“There’s some beautiful signs of hope – and they’re not celebrated.”

You can listen to the interview with Ciaron O’Reilly on the Love and Courage podcast using itunes, the podcast App on your phone or through Soundcloud. More information at www.loveandcourage.org

More articles by:

Ruairí McKiernan is a Dublin based campaigner, Presidential appointee to Ireland’s Council of State, and host of the Love and Courage podcast. www.loveandcourage.org and @ruairimckiernan on Twitter.

October 23, 2018
Patrick Cockburn
The Middle East, Not Russia, Will Prove Trump’s Downfall
Ipek S. Burnett
The Assault on The New Colossus: Trump’s Threat to Close the U.S.-Mexican Border
Mary Troy Johnston
The War on Terror is the Reign of Terror
Maximilian Werner
The Rhetoric and Reality of Death by Grizzly
David Macaray
Teamsters, Hells Angels, and Self-Determination
Jeffrey Sommers
“No People, Big Problem”: Democracy and Its Discontents In Latvia
Dean Baker
Looking for the Next Crisis: the Not Very Scary World of CLOs
Binoy Kampmark
Leaking for Change: ASIO, Jakarta, and Australia’s Jerusalem Problem
Chris Wright
The Necessity of “Lesser-Evil” Voting
Muhammad Othman
Daunting Challenge for Activists: The Cook Customer “Connection”
Don Fitz
A Debate for Auditor: What the Papers Wouldn’t Say
October 22, 2018
Henry Giroux
Neoliberalism in the Age of Pedagogical Terrorism
Melvin Goodman
Washington’s Latest Cold War Maneuver: Pulling Out of the INF
David Mattson
Basket of Deplorables Revisited: Grizzly Bears at the Mercy of Wyoming
Michelle Renee Matisons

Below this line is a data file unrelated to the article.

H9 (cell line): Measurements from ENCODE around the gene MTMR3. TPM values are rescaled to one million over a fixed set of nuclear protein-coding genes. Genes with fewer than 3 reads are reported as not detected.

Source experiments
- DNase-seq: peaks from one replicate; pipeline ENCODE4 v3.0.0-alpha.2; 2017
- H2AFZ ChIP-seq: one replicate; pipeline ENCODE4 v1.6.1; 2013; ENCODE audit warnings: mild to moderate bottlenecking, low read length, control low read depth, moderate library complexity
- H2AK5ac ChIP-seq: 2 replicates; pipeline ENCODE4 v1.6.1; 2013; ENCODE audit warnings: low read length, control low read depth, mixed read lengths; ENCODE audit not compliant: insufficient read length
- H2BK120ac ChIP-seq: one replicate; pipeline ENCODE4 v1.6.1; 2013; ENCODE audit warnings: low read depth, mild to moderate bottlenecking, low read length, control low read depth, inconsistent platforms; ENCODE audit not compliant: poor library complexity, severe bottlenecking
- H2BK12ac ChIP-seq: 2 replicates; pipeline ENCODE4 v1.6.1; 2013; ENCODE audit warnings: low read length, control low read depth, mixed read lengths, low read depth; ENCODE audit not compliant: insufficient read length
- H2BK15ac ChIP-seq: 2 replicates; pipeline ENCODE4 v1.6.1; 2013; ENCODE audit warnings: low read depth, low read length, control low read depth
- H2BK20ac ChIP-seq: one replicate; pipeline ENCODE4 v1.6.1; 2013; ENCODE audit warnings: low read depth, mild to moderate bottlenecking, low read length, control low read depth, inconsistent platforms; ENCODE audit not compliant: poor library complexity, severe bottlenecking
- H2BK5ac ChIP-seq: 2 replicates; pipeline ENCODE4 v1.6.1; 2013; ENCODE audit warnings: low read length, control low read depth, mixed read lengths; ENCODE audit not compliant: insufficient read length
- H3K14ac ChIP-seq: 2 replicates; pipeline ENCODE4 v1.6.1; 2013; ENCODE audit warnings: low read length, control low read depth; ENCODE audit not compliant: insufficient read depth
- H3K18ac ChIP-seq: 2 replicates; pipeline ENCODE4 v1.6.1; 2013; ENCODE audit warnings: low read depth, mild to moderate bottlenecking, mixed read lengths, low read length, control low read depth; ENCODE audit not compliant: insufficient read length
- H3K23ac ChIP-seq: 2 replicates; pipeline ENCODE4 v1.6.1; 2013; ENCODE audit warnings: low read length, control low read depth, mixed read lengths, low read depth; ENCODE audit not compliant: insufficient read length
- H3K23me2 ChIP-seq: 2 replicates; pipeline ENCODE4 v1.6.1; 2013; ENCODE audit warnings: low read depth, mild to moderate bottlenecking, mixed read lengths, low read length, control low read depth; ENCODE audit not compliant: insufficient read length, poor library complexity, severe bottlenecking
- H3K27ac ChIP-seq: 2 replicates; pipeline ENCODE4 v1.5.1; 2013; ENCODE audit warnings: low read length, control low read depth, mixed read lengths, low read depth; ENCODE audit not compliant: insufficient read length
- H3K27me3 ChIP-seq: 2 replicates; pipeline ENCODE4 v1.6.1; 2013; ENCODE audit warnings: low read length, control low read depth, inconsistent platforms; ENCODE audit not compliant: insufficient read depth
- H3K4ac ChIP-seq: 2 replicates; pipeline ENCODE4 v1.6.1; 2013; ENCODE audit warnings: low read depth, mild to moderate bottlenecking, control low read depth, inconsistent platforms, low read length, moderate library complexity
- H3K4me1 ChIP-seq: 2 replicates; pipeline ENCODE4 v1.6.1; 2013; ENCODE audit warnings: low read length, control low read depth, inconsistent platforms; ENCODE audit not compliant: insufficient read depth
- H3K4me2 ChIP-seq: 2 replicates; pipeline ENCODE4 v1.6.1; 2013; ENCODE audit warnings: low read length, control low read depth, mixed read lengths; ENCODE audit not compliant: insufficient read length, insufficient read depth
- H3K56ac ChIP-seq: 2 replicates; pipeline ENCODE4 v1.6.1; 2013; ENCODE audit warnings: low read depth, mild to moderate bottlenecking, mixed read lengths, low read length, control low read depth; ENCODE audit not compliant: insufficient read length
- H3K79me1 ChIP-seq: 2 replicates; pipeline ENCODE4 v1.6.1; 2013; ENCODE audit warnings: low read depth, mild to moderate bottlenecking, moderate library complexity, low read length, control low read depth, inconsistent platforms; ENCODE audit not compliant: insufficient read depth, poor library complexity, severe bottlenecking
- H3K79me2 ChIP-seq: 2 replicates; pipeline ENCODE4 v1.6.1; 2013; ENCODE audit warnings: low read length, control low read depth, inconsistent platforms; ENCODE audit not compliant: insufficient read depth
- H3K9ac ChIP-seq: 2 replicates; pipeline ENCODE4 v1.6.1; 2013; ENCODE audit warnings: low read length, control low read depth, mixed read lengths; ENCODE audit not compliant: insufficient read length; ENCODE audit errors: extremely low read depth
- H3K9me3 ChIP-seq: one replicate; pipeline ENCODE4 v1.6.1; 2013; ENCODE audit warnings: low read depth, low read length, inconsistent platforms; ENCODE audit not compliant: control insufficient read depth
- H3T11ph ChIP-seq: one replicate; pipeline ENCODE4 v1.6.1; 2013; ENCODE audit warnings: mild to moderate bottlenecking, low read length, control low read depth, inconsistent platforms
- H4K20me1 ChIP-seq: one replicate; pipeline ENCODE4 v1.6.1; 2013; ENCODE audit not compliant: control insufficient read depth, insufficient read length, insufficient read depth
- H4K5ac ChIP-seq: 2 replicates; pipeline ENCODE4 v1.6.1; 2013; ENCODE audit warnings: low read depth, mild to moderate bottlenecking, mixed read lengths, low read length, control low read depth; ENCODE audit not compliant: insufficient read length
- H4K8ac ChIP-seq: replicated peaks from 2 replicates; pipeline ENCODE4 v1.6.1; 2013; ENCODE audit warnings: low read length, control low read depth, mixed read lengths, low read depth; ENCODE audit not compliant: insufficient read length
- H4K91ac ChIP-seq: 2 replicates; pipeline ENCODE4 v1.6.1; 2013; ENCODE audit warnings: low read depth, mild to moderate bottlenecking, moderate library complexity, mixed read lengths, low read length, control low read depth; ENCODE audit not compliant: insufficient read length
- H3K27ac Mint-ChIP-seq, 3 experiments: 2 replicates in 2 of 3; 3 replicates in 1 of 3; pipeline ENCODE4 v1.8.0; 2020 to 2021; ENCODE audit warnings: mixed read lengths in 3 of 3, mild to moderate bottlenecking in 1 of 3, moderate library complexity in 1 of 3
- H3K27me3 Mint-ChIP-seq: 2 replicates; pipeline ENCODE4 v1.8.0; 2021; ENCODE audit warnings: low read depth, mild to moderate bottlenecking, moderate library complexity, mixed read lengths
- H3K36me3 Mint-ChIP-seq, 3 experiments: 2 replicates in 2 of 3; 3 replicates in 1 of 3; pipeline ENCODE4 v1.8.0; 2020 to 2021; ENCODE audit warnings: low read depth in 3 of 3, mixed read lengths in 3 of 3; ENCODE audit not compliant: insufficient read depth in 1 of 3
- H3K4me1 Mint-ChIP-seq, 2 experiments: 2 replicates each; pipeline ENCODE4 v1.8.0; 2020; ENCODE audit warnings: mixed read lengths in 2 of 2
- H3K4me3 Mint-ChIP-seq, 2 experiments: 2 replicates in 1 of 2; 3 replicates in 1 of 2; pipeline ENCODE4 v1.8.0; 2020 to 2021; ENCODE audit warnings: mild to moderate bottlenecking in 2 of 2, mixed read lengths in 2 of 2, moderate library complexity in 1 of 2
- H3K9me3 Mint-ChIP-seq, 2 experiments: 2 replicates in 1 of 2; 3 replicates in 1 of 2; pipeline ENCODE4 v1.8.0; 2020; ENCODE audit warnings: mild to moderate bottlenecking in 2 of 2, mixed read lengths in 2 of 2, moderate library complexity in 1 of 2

Hurricane War Zone Further Immiserates Florida Panhandle, Panama City
Tom Gill
A Storm is Brewing in Europe: Italy and Its Public Finances Are at the Center of It
Suyapa Portillo Villeda
An Illegitimate, US-Backed Regime is Fueling the Honduran Refugee Crisis
Christopher Brauchli
The Liars’ Bench
Gary Leupp
Will Trump Split the World by Endorsing a Bold-Faced Lie?
Michael Howard
The New York Times’ Animal Cruelty Fetish
Alice Slater
Time Out for Nukes!
Geoff Dutton
Yes, Virginia, There are Conspiracies—I Think
Daniel Warner
Davos in the Desert: To Attend or Not, That is Not the Question
Priti Gulati Cox – Stan Cox
Mothers of Exiles: For Many, the Child-Separation Ordeal May Never End
Manuel E. Yepe
Pence v. China: Cold War 2.0 May Have Just Begun
Raouf Halaby
Of Pith Helmets and Sartorial Colonialism
Dan Carey
Aspirational Goals  
Wim Laven
Intentional or Incompetence—Voter Suppression Where We Live
Weekend Edition
October 19, 2018
Friday - Sunday
Jason Hirthler
The Pieties of the Liberal Class
Jeffrey St. Clair
A Day in My Life at CounterPunch
Paul Street
“Male Energy,” Authoritarian Whiteness and Creeping Fascism in the Age of Trump
Nick Pemberton
Reflections on Chomsky’s Voting Strategy: Why The Democratic Party Can’t Be Saved
John Davis
The Last History of the United States
Yigal Bronner
The Road to Khan al-Akhmar
Robert Hunziker
The Negan Syndrome
Andrew Levine
Democrats Ahead: Progressives Beware
Rannie Amiri
There is No “Proxy War” in Yemen
David Rosen
America’s Lost Souls: the 21st Century Lumpen-Proletariat?
Joseph Natoli
The Age of Misrepresentations
Ron Jacobs
History Is Not Kind
John Laforge
White House Radiation: Weakened Regulations Would Save Industry Billions
Ramzy Baroud
The UN ‘Sheriff’: Nikki Haley Elevated Israel, Damaged US Standing
Robert Fantina
Trump, Human Rights and the Middle East
Anthony Pahnke – Jim Goodman
NAFTA 2.0 Will Help Corporations More Than Farmers
Jill Richardson
Identity Crisis: Elizabeth Warren’s Claims Cherokee Heritage
FacebookTwitterGoogle+RedditEmail